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Financial Updates With Erin & Peter |The Biggest Story of 2022 and Predictions for 2023

Planning Matters Radio / Peter Richon
The Truth Network Radio
December 20, 2022 2:00 am

Financial Updates With Erin & Peter |The Biggest Story of 2022 and Predictions for 2023

Planning Matters Radio / Peter Richon

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December 20, 2022 2:00 am

What was the biggest financial headline of 2022? According to Peter at Richon Planning, the two stories of 2022 are: Inflation and the ensuing Fed Rate Hikes. As Peter explains to Erin Kennedy, steep interest rate hikes from the Fed affected almost every aspect of our economy and the markets, putting pressure on both #stocks and #bonds.

Peter also weighs in on whether bonds will make a comeback and how the Midterm elections will affect the markets in 2023.

If you'd like to speak with Peter about your unique financial goals for 2023 and how continuing interest rate hikes may affect your financial plan, please reach out for a complimentary consultation by calling (919)300-5886 or by visiting

#wealthmanagement #financialgoals #markettrends

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We want you to plan for success. Welcome to Planning Matters Radio.

Peter, very good to see you as always. Today I want to talk about the biggest stories of 2022 and any predictions for 2023. I think it's tough to pick just one big headline from the past year, but here are my tops. Inflation, interest rate hikes and the collapse of crypto. So what do you think was the biggest financial headline of the past year? Well, I think that the interest rates and inflation are definitely interconnected, and those are really the big story of 2022. And it further led to the market volatility, right? The inflation was rising after COVID, a ton of money being pushed into the economy, savings rates at all-time highs, which is fantastic, but people had more discretionary dollars available and the supply chain issues led to significantly increased prices.

Then the government wants to come out, the Fed wants to better control and tame those rising prices, get inflation under control so they start raising interest rates, which has negative impacts on the stock and bond markets leading to the market volatility. The crypto collapse, I think impacts a very small portion of people and then I continue to really believe that while there's a lot probably going on behind the scenes there that I wish I knew the full truth about, we probably won't hear a lot of the full truth about, doesn't impact a whole lot of people. And with crypto, it is still a kind of new type of investment that was originally intended to be off the radar. So when a whole bunch of it disappears, it doesn't necessarily surprise me, unfortunately. I see. Okay. So as you mentioned this, we were all just riding high in 2021, but our appetite for risk took a big hit this year.

So what's the most common question that you're hearing right now? I think I'm hearing a lot from risk adverse investors, right? We all did enjoy the fantastic ride from 2018 through the end of 2021. The market was just phenomenal. And when the market is doing well, everybody seems to have an aggressive risk tolerance.

Oh, I enjoy, I appreciate taking risk. I want to try to beat the market and then the market turns the opposite direction and all of a sudden people's risk tolerance all but disappears. Now we're losing money. The market is not in our favor and we have significantly more conservative risk tolerance. So that shouldn't be the way that it is. The direction of the market should not set our risk tolerance and risk exposure because we know that the market is going to go both up and down. But people react emotionally.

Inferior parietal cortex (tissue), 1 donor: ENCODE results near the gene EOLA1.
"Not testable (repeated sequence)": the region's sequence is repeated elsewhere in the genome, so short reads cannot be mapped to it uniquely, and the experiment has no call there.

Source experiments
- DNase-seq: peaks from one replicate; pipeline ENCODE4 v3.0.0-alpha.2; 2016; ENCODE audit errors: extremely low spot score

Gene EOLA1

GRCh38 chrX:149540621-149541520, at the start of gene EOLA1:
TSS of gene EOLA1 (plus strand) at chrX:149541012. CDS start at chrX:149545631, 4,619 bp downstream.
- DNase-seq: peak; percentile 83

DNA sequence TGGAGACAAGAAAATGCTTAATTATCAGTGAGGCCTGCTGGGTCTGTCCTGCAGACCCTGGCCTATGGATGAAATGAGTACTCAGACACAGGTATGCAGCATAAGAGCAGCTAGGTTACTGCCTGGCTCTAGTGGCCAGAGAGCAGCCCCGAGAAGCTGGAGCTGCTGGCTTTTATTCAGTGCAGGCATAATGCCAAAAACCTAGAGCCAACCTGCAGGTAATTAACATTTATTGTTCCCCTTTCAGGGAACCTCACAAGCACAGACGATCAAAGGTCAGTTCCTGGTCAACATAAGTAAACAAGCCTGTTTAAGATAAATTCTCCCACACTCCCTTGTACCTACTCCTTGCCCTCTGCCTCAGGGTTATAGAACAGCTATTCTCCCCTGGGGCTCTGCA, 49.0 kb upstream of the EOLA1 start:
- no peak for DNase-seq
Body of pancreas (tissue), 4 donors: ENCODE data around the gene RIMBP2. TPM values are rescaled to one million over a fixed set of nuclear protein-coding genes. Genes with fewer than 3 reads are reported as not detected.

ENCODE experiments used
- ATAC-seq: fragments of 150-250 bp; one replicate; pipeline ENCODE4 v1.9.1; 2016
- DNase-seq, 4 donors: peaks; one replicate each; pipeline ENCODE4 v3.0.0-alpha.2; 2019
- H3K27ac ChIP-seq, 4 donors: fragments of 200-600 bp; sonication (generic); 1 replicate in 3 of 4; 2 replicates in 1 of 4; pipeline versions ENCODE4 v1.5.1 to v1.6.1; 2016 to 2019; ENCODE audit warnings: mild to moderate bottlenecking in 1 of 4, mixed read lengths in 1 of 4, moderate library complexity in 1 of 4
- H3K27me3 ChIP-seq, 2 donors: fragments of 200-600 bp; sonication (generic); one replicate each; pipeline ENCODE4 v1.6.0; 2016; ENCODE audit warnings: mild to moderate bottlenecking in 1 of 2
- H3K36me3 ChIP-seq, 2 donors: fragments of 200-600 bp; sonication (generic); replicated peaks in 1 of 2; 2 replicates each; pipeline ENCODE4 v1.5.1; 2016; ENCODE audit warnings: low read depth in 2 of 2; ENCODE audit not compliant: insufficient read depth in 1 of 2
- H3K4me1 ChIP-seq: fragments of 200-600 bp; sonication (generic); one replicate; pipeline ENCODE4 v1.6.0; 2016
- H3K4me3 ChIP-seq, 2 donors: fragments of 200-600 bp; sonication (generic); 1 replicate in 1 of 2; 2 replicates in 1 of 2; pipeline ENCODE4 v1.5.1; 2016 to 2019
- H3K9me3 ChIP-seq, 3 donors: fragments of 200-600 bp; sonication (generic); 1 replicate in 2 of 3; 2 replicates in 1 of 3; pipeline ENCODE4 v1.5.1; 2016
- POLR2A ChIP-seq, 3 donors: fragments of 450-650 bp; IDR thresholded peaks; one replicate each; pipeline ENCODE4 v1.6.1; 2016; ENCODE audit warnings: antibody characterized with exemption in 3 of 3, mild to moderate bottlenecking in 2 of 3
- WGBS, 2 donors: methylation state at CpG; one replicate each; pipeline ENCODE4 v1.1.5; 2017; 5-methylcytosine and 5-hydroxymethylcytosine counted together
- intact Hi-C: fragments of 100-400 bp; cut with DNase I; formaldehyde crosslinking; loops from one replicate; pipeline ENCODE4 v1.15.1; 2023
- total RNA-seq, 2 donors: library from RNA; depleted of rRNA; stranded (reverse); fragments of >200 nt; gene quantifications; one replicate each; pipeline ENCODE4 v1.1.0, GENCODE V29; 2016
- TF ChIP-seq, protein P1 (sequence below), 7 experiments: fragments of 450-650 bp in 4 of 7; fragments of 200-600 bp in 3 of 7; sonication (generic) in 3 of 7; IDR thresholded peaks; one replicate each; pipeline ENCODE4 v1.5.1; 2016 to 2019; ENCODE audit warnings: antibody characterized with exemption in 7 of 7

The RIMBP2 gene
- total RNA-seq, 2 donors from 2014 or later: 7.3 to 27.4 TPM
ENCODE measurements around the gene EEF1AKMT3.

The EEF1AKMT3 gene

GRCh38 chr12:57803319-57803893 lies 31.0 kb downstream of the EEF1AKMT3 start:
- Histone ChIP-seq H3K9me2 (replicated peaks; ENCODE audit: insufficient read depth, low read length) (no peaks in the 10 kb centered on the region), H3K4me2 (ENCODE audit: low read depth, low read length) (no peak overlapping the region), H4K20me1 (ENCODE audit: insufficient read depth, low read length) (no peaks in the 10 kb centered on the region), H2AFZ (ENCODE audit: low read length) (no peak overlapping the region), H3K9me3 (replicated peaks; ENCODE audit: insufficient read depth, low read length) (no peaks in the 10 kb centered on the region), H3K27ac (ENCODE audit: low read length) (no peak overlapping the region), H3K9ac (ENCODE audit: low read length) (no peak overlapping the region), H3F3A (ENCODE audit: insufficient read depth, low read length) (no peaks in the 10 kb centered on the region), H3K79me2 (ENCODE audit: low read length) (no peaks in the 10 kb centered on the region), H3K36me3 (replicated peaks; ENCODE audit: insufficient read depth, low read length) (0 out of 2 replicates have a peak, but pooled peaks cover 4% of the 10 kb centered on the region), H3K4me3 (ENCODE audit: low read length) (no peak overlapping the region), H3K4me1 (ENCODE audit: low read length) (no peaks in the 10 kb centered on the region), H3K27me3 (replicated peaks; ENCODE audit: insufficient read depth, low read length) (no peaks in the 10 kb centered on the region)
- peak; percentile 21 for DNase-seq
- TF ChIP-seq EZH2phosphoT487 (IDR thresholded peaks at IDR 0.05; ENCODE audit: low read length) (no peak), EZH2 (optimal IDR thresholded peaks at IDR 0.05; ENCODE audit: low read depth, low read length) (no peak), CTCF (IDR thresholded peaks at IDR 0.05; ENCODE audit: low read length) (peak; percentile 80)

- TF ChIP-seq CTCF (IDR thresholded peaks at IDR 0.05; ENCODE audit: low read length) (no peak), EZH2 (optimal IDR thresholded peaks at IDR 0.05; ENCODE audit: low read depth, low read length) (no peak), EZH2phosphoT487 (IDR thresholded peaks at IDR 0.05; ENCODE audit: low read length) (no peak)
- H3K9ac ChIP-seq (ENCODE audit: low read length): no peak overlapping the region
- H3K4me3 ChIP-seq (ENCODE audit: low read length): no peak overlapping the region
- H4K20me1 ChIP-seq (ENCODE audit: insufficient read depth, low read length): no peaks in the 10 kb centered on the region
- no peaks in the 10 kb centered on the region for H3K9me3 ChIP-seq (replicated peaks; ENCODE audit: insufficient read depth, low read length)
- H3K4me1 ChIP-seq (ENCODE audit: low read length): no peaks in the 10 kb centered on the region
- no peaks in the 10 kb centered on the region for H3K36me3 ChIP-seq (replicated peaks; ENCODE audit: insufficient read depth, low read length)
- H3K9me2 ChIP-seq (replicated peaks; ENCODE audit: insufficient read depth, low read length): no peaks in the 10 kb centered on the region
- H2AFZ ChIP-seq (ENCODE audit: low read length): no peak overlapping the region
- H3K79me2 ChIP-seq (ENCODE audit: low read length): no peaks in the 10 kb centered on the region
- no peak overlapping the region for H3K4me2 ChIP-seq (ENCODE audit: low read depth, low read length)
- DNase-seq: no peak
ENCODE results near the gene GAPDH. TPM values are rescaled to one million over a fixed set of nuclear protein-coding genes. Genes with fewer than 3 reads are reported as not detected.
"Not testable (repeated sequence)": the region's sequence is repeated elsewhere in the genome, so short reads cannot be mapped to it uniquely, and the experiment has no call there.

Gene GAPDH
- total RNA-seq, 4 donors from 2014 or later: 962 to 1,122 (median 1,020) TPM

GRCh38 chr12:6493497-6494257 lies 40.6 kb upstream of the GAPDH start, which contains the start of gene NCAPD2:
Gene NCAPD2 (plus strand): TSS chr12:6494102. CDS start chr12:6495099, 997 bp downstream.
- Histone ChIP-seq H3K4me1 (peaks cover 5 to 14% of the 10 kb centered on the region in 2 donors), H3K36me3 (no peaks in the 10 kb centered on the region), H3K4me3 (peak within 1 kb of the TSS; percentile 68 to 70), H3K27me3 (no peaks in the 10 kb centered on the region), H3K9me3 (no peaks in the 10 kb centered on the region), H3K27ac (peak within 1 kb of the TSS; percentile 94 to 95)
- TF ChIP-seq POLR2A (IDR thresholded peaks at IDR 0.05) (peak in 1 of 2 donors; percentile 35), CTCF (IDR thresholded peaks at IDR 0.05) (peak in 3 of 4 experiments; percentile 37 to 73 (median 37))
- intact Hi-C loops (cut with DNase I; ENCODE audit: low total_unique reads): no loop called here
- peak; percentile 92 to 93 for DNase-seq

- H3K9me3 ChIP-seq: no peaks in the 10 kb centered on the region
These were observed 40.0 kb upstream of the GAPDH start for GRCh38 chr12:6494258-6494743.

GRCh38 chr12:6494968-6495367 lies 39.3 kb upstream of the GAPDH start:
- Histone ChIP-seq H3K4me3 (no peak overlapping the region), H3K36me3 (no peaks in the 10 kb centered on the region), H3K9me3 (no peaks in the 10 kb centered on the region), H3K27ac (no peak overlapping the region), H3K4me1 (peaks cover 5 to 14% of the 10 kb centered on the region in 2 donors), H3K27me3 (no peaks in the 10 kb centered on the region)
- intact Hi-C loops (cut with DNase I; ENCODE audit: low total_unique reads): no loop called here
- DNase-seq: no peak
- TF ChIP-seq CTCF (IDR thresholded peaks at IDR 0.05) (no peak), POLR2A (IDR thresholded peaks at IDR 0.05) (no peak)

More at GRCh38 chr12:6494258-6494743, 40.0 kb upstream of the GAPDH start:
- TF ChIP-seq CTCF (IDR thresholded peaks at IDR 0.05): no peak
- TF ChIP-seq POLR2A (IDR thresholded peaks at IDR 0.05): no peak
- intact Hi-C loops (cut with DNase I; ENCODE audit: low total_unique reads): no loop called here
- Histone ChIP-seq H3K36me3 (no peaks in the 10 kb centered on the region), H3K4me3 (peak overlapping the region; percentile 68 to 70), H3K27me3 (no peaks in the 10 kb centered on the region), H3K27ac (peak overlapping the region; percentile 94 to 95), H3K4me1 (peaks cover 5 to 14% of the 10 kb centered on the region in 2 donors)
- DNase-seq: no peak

They are reactive rather than proactive in really making sure that their risk exposure is in alignment with their risk tolerance. And right now, because the market has experienced a pretty awful year in 2022, I am hearing from a lot of people who suddenly realize they are not as tolerant of risk as they were at the end of 2021 and that their portfolio may not necessarily represent their true and accurate tolerance level for losing money. Right.

All right. Well, you mentioned both stocks and bonds taking a hit this year. So I want to zero in on bonds right now.

I want to know if you see them making a comeback. And I want to show you this visual, Peter, because this one I always enjoy looking at asset classes year to date. And you can look sorry about that. You can look and see how bonds have lost so much value. So we've talked about that and also the fact that it's been one of the worst years for the 60-40 portfolio.

So what are your predictions here? Well, and the modern portfolio theory or asset allocation, basically the 60-40 model portfolio of have some stocks and have some bonds has been around for about 67 years now. It's actually about retirement age.

Right. And for the last 20 or so years, it has not worked as designed or nearly effectively as many anticipate or expect, meaning that the thought process was that stocks and bonds would move in an inverse uncorrelated direction if the stock market's down. Well, bonds are not going to lose value. What we've seen in several instances over the last 22 years is that they have started to move much more in tandem. And 2022 was kind of a banner year for that modern portfolio inverse relationship not working effectively, bonds down anywhere from 12 to 18 percent over the course of the year. And that is in large part due to the Fed raising interest rates as interest rates rise. The value of existing bonds falls because if I have already purchased a bond that is paying a three percent income yield and then interest rates go up to now where new investors could go out and purchase a four percent bond, then they would be less attracted to buy my bond existing paying three percent.

So in order to incentivize somebody to buy my bond, I have to lower the price so that they get an equivalent yield to maturity. I mean, that's kind of complex. But think of it like your home. Right. We saw fantastic appreciation in home values across 2021.

Right. House prices were at all time highs. But as the interest rates went up, the payment that people could afford to make went down. And so a lot of pressure was put on home values to bring them down. It's not a perfect analogy, but it is one that works in the same kind of teeter totter way, whereas interest rates rise, bond values and home values are challenged.